When the lockdown is relaxed, why believe your structurally-challenged IT, HR and OPs departments are suddenly going to deal well with flexibility and the level of proactive innovation required to retro-fit an inter-Covid workforce into a pre-Covid environment? According to research from the University of Chicago economists Jonathan Dingel and Brent Neiman, as featured in a recent article on, it is estimated that approximately 37% of jobs in the US can be ‘plausibly done from home’. This is an important consideration when many managers are wrangling with the nutty issue of how to ‘get back to normal’ (or move on to the ‘new normal’).

My first prediction here is that we’ll have much more rigorous guidelines around what meaningful distancing should include within the workplace. All the research to date is supporting the fact that regular and scrupulous personal hygiene protocols, such as handwashing and not touching your face remain the most important prophylactic activities when it comes to minimising infection, over and above standing two metres apart or wearing a face mask. And let’s start talking about professional distancing so that we can begin to separate what happens in the workplace from home or the public, social arena. This I believe will help to ease the anxiety that the term social distancing has already caused, and the way it is driving a wedge between the emotional and physical connections upon which we humans thrive. 

Next, and before I make another prediction, consider the importance of uncoupling the disruption coronavirus has caused from the manifestations precipitated but undeniably extant prior to its emergence. All our research in 2019 pointed to a growing number of citizens exhibiting the following behaviours: a conscious deceleration of lifestyle; a desire to consume more sustainably; an acceptance of living with less, an imperative towards being rather than doing; a fundamental reset from the mechanisms which defined capital success in the last century.

It’s these underlying shifts in the mindset of our society which will have a greater impact on the shape of the professional arena in the years to come than the disruption caused by coronavirus. Our response here in the 21st century has not been that of our forebears who endured the travails of war; we’re all itching for change and expect to see it effected. As employers and managers, we’re still not ready for a workforce who believe what they do outside of the office is more important than what they do in it; that they are less driven by salary; that not only will they stay with us for a shorter period of employment, they will ceaselessly retrain and flip careers; that a mercurial mentality is as sure a marker of professionalism as once was a suit, collar and tie.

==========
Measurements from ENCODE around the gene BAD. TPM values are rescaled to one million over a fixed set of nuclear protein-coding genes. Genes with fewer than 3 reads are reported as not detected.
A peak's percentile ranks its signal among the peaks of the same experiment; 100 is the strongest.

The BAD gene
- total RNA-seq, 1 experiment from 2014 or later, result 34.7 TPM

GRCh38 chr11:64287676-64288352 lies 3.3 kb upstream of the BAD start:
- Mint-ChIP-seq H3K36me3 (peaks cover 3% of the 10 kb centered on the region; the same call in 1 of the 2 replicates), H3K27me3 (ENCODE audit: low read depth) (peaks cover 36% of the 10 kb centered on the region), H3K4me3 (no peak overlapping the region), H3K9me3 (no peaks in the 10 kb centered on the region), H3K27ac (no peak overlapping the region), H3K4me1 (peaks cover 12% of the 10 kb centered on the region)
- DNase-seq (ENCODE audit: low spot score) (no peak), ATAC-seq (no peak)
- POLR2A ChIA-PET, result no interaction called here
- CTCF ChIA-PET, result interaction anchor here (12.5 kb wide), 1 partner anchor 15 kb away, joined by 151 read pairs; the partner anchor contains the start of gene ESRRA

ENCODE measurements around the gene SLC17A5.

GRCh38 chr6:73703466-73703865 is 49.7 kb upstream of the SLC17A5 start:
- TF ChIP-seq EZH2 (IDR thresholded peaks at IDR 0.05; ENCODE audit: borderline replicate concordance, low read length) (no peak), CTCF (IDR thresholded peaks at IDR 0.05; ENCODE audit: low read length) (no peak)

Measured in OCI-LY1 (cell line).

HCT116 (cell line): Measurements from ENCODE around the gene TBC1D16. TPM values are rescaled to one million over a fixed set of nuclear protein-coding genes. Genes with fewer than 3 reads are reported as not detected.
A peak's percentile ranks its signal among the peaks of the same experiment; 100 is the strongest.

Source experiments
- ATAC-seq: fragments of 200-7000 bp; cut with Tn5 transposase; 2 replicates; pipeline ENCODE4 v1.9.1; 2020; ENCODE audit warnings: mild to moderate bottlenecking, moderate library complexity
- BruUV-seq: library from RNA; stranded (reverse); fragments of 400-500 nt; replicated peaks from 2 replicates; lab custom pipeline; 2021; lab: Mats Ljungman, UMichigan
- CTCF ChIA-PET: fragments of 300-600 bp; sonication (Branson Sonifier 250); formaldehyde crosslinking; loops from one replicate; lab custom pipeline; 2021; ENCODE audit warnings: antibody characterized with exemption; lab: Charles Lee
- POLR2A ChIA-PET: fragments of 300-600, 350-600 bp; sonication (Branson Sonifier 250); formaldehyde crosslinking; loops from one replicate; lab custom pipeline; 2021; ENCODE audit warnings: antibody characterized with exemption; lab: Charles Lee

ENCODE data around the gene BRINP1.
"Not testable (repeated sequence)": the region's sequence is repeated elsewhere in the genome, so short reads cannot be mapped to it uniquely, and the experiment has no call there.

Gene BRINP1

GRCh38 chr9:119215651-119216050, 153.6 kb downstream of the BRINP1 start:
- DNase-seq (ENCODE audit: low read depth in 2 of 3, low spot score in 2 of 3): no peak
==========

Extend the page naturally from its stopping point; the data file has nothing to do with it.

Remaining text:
Long after we move from the inter-Covid-19 years to the post-Covid-19 era, our society will look back and, with hindsight, draw comparisons to the unpreparedness for 9/11 – described by the US Commission report as ‘a failure of imagination’. Then we were shocked at the awesome scale of terror, destruction and death another human being could bring upon another. In this instance we’ve been poleaxed by our lack of immunity, the frailty of our systems and the immutable facelessness of this particular enemy.

Covid-19 is the harbinger of far more disruptive forces we can expect during The Transformative Twenties, the decade upon which we have just embarked. The changes that will come after it will be more profound and far reaching. What we can hope to learn in the short term – at work, at home and in public – is that our global interconnectedness, so cheaply negotiated in the 20th century, will be dearly paid for in the 21st.

Learn more about your sector's changing landscape with our Covid-19 Series, updated frequently with news, trends and market analysis.